As I read about the current debate on the school capital improvement and repair bond, and hear the many voices regarding the decision of three school board members to delay their position on the proposed bond measure to repair the schools and fund capital improvements, it occurs to me that the real issue here is not the bond, but one of community leadership.
I have not heard anyone debate whether the Culver City schools need repairs. In fact, even the three board members that acted to kill the bond for this November elections seem to agree that Culver City schools are in urgent need of repairs and capital improvements.
So the real issue is leadership – who is really working to steer our schools’ infrastructure toward full health and vitality?
The school bond issue is not new. It has been discussed in the community for more than seventeen months, and been before the board members for at least seven. But when it came time for an up or down voice, at the last meeting at which it could qualify for this November’s ballot, these three board members (Karlo Silbiger, Patricia Siever and Nancy Goldberg) punted, voting instead to postpone the matter until at least next year, in order to “study it more”.
One can only wonder what these three board members have being doing for the last seven months. Why hadn’t they discharged their duties as school board members to conduct their due diligence beforehand, knowing that the July 1st school board meeting was the last chance to get this important decision before the voters this year?
I would have had no problem if these board members had voiced against the bond measure, because at least that would have shown that they had done their homework and studied the issue, and were making the kind of decisions leaders are elected to make. Instead, they showed up unprepared, not having done their homework, not having formed an opinion and, as one article described it …. “Kicking the can”.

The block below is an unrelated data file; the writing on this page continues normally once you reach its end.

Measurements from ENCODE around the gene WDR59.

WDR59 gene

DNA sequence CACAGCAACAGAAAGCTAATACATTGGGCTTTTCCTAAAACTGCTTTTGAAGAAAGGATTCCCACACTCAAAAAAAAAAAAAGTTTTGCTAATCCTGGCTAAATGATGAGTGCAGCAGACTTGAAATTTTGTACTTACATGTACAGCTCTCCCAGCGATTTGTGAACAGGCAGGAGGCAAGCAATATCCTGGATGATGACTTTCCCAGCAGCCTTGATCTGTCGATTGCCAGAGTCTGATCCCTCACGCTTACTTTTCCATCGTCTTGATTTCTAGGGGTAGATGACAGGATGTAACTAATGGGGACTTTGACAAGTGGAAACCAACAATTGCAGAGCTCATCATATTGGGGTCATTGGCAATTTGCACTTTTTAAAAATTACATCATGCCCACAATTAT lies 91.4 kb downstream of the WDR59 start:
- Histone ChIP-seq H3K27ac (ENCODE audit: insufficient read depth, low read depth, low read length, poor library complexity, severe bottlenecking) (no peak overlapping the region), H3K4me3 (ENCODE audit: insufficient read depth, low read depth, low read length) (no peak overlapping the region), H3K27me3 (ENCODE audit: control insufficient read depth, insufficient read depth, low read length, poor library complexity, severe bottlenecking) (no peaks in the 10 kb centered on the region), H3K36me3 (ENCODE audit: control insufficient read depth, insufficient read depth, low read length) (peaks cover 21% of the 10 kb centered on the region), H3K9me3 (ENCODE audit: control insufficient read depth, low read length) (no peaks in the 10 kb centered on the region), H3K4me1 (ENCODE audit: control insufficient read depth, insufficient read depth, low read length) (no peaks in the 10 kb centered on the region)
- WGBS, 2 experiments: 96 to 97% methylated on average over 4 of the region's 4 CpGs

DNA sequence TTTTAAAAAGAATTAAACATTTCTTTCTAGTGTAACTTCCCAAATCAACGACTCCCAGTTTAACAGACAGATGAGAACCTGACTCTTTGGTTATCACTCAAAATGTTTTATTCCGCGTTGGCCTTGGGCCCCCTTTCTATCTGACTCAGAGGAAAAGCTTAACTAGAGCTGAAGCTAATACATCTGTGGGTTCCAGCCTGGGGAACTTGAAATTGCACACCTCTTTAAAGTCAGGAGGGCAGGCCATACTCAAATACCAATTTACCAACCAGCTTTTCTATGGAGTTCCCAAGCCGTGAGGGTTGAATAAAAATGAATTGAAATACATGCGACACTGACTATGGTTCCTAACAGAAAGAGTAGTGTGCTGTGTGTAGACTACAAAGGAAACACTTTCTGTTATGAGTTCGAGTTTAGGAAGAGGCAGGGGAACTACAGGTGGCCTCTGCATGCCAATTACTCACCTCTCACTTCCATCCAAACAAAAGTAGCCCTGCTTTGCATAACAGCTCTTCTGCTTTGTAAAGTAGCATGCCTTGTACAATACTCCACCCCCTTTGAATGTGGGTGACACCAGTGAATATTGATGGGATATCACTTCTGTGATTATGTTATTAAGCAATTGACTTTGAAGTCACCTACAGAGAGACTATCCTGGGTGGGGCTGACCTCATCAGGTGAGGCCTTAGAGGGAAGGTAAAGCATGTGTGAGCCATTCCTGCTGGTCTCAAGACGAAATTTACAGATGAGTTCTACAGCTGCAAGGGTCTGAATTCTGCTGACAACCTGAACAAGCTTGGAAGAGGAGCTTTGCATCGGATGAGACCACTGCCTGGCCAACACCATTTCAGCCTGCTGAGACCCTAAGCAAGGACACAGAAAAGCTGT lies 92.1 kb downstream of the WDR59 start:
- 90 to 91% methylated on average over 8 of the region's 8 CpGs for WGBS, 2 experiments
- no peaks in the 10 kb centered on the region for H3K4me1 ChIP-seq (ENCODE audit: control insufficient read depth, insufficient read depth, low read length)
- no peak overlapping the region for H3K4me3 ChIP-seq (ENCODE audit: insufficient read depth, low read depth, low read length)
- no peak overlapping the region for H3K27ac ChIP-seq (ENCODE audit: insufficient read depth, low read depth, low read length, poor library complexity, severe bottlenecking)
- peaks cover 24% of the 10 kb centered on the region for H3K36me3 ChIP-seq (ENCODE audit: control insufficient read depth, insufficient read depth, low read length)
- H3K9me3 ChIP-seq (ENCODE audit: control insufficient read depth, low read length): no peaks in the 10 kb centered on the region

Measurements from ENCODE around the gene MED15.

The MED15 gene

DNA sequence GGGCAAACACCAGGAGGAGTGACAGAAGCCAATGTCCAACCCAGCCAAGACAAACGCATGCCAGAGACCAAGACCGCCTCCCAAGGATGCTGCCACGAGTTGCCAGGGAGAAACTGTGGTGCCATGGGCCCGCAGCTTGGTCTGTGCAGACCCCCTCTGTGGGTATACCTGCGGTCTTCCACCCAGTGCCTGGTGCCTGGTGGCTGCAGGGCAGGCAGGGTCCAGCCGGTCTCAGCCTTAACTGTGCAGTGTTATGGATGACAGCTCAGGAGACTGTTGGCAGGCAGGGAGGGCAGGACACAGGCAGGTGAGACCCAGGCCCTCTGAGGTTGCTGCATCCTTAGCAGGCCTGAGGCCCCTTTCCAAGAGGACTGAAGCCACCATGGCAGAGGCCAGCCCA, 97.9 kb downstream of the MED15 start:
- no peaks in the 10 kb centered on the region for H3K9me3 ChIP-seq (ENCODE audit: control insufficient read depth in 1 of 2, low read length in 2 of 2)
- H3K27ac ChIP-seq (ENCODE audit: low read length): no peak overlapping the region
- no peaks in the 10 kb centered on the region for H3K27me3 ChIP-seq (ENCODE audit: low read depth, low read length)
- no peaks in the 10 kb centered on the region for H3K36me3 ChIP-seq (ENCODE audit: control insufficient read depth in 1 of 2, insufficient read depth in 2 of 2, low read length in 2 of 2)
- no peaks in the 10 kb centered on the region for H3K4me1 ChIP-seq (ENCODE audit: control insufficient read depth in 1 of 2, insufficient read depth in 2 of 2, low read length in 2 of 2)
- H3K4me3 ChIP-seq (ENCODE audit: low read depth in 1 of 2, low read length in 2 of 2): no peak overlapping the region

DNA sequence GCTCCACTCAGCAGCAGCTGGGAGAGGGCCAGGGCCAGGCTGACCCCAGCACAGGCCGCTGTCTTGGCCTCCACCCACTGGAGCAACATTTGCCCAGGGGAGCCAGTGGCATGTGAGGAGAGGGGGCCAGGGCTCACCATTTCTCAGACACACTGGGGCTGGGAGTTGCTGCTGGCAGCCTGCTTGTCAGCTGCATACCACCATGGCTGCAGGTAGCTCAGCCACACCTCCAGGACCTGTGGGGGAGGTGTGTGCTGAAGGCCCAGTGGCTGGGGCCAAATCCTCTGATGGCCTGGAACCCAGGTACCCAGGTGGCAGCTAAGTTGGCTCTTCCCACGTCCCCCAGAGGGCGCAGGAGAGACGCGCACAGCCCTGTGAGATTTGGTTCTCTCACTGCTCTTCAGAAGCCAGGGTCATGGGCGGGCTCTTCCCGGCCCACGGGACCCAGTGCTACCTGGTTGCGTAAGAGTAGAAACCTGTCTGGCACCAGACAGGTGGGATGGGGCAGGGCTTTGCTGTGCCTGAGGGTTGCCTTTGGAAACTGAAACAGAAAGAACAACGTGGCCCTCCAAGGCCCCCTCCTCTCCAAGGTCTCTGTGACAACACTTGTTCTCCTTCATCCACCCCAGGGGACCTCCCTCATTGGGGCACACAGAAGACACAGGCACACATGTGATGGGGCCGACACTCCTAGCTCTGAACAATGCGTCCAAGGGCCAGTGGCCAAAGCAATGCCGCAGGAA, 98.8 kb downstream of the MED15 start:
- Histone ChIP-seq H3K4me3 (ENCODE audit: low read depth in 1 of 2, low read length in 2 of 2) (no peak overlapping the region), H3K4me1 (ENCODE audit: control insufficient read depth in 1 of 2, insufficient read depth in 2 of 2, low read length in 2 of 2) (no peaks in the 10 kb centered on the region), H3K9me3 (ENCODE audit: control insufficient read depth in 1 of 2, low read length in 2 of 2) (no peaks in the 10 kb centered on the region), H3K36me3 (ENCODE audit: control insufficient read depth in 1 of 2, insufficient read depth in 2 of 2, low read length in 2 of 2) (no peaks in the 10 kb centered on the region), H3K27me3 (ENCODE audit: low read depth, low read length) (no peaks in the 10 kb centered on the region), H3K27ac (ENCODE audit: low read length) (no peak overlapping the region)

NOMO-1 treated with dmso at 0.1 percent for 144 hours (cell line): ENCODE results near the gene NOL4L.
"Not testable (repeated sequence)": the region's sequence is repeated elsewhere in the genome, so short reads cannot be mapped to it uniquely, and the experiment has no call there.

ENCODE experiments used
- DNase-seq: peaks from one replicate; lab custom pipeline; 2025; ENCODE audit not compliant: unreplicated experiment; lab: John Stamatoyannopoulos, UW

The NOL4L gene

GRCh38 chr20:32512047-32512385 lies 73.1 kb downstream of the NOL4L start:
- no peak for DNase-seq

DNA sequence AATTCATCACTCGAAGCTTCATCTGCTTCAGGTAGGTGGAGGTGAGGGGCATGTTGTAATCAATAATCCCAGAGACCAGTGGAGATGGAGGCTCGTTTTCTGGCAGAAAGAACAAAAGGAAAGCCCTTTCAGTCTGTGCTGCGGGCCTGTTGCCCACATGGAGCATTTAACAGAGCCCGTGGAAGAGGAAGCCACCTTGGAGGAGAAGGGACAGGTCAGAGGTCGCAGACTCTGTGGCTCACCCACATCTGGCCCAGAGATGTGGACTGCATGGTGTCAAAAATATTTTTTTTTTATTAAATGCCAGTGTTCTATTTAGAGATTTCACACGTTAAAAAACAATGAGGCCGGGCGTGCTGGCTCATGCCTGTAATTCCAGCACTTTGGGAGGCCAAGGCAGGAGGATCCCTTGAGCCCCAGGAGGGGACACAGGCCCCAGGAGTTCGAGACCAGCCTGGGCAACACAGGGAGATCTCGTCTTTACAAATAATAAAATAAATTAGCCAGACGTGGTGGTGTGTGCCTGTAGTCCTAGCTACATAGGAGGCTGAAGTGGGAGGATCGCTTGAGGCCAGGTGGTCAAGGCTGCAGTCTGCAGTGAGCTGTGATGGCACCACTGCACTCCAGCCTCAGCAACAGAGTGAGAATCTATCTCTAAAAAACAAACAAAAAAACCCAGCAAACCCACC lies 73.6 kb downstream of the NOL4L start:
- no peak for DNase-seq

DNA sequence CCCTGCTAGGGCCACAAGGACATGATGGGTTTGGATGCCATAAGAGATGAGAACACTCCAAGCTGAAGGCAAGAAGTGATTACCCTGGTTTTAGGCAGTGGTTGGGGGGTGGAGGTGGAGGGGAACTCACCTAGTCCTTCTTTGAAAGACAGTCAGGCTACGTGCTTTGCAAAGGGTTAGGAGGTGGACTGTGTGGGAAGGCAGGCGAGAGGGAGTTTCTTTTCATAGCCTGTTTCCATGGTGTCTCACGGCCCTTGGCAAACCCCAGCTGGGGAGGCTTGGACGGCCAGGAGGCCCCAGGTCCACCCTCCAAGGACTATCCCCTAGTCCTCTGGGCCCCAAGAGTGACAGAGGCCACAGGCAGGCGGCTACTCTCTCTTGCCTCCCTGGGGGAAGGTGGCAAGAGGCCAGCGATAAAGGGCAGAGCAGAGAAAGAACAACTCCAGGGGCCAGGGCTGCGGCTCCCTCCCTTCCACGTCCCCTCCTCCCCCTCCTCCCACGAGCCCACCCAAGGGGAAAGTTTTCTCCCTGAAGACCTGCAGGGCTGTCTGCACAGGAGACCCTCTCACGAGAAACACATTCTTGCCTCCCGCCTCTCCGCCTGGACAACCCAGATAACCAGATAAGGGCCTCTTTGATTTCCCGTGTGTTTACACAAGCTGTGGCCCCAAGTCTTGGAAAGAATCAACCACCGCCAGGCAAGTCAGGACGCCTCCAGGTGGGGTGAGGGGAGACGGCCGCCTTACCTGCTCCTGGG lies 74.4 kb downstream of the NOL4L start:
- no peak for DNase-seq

Our school facilities are not a can.
Silbiger, Seiver and Goldberg’s actions suggest that their true motives may have been to suppress the bond measure or kill it altogether. Is it not disingenuous to proclaim you support the idea of a bond, but then do not do what is necessary to present it to the voters? Instead, they have ensured that that our school facilities will continue to deteriorate, ultimately costing the taxpayers more by waiting until the deferred repairs and improvements become critical. The health of our schools has a direct impact on the health of our community and our homes.
What about the students, teachers and administrators that spend their time there? I am sure they would not want to see board members procrastinate when they clearly could have done their homework and presented an opinion prior to this board hearing… especially the ones with termites raining in their rooms, or with other serious infrastructure issues.
I applaud Kathy Paspalis and Laura Chardiet – the two board members who aren’t afraid to act as the leaders they were elected to be. They visited schools, saw what needed to be done, and explored ways to fund the repairs and improvements in a challenging economic environment. The bond measure is one of those ways, and now it cannot even be considered. Let the community ultimately decide; do not spend public money to research and then not take a stand and lead us toward better schools.
Our school board members need to be prepared to do the work they were elected to do in a timely, responsible fashion and come to a decision. Which brings me back to my point that this is really about is leadership: Who is willing to do the hard work of leading, and who is content to sit idly by?
Mark Galanty, Culver City Resident